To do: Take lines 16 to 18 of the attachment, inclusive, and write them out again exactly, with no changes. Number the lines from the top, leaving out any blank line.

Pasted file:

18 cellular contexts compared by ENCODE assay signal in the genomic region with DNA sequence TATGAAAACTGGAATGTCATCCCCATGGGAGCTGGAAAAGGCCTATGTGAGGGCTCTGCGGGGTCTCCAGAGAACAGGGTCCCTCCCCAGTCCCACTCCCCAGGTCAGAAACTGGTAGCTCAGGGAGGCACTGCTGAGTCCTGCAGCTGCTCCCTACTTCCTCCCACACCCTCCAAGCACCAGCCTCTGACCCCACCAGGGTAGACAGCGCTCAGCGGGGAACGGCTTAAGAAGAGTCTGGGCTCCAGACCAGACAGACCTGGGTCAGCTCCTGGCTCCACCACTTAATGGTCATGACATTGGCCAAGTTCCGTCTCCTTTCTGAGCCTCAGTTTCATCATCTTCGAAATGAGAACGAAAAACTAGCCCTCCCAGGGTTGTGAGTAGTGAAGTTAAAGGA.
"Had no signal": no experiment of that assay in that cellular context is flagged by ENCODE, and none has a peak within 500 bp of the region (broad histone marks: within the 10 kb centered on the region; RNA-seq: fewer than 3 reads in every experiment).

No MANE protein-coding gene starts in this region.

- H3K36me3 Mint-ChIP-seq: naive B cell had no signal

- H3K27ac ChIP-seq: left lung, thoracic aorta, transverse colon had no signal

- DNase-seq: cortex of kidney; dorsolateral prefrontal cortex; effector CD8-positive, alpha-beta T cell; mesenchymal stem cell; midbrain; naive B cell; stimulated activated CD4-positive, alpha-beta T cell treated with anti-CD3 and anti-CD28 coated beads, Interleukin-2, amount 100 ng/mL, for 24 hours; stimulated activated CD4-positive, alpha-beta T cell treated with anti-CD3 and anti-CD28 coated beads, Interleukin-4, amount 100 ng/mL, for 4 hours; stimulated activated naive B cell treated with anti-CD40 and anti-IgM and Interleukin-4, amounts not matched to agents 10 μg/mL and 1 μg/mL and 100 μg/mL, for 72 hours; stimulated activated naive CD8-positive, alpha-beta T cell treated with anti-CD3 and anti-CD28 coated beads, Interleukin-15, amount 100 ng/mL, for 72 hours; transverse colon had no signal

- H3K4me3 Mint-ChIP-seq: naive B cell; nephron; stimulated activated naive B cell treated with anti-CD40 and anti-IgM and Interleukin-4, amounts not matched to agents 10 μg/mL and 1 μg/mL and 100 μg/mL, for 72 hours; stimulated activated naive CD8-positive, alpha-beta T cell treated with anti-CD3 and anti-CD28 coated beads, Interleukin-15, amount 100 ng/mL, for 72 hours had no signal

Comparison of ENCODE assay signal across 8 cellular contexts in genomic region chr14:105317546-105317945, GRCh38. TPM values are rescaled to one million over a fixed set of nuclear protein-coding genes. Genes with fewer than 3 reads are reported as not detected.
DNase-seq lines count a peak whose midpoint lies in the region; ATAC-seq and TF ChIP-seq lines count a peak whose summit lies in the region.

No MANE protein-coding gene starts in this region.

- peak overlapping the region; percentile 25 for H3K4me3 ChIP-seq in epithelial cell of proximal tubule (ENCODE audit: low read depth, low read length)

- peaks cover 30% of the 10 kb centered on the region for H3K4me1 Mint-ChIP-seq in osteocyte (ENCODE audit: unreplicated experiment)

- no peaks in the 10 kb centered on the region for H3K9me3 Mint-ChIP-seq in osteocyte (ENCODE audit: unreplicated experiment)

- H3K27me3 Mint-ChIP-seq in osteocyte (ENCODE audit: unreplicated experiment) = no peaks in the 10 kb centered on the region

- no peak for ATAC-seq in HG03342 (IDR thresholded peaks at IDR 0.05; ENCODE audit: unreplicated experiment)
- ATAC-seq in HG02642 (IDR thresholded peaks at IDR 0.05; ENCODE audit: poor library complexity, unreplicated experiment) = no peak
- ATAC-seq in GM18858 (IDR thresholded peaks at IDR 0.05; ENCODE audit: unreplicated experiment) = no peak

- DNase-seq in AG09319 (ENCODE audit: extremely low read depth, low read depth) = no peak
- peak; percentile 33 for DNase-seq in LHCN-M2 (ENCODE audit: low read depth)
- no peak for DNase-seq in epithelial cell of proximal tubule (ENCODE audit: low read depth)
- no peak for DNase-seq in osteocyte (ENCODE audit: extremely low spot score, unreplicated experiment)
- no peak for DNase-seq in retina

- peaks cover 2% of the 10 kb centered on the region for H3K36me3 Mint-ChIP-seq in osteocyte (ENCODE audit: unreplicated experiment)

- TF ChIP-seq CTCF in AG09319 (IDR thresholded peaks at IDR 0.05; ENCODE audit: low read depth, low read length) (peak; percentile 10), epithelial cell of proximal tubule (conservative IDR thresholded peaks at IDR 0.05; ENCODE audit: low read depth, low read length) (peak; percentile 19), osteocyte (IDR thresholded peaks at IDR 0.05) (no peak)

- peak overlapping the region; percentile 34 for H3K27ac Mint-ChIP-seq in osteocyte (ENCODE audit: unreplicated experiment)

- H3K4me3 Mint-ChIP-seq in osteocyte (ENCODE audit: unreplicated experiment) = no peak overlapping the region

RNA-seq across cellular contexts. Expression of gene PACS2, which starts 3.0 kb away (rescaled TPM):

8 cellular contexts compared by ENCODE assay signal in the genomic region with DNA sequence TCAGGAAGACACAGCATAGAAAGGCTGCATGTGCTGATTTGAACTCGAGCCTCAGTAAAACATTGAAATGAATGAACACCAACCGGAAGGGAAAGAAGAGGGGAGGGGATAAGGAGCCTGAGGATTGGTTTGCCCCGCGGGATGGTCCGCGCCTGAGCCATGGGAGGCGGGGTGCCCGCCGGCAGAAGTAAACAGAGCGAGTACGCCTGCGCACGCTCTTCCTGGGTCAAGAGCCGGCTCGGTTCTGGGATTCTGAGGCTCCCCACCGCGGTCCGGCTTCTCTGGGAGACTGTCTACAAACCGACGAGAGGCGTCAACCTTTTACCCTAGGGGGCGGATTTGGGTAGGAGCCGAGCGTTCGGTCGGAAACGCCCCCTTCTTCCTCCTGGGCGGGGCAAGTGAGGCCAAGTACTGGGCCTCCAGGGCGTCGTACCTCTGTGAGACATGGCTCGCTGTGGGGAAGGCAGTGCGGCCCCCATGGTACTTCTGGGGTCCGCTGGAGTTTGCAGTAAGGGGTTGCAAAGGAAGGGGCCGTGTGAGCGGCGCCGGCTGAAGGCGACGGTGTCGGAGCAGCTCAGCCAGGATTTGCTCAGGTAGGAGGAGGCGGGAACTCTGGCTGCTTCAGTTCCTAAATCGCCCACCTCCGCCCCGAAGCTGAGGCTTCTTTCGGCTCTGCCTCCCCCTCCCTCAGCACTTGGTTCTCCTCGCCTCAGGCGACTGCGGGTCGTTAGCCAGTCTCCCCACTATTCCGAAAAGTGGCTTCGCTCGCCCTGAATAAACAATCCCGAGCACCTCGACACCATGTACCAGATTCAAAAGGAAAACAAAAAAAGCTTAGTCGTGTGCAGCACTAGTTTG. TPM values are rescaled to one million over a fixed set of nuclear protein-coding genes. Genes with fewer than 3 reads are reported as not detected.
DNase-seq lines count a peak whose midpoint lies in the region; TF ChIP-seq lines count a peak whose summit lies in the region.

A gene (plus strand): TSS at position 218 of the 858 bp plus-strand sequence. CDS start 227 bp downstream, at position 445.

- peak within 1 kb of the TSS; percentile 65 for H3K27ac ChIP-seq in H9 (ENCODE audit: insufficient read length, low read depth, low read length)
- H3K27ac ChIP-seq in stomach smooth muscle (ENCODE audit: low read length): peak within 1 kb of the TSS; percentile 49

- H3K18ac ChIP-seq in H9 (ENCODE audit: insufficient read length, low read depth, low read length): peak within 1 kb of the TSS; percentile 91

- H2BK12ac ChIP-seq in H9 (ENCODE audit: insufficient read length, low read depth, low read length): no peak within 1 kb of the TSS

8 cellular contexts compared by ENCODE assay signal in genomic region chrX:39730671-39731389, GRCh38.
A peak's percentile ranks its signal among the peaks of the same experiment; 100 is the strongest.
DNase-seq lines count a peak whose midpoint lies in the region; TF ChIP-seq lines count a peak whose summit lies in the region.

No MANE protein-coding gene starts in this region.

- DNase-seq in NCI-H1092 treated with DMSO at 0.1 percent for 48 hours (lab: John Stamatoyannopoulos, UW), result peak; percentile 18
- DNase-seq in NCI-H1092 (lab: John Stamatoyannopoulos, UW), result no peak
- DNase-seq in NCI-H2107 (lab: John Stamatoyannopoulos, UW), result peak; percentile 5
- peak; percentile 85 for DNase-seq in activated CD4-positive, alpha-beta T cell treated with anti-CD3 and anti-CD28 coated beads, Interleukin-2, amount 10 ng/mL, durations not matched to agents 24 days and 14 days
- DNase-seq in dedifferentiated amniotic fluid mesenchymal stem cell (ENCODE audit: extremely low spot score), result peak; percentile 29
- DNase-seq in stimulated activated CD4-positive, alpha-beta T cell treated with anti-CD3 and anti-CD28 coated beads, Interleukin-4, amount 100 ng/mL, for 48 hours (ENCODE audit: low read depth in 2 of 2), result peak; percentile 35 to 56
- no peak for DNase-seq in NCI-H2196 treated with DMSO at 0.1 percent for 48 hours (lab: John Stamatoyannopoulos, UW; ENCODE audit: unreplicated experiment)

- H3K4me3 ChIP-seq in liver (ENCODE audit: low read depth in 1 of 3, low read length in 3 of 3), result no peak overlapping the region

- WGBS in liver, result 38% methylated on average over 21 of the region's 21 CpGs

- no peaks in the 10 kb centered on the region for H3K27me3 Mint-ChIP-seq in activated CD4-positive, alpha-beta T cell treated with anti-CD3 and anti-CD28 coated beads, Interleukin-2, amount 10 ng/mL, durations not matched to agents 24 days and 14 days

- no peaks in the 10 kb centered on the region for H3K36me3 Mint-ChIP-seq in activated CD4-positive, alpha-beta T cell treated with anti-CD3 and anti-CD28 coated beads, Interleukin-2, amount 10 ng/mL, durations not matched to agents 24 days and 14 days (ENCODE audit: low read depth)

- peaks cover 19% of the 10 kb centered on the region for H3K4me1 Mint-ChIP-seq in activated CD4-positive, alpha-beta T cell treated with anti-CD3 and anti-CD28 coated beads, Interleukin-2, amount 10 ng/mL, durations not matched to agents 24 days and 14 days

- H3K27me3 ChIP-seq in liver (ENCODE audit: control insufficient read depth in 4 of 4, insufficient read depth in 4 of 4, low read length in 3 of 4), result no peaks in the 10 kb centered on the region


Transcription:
- ATAC-seq in HG02642 (IDR thresholded peaks at IDR 0.05; ENCODE audit: poor library complexity, unreplicated experiment) = no peak
- ATAC-seq in GM18858 (IDR thresholded peaks at IDR 0.05; ENCODE audit: unreplicated experiment) = no peak

- DNase-seq in AG09319 (ENCODE audit: extremely low read depth, low read depth) = no peak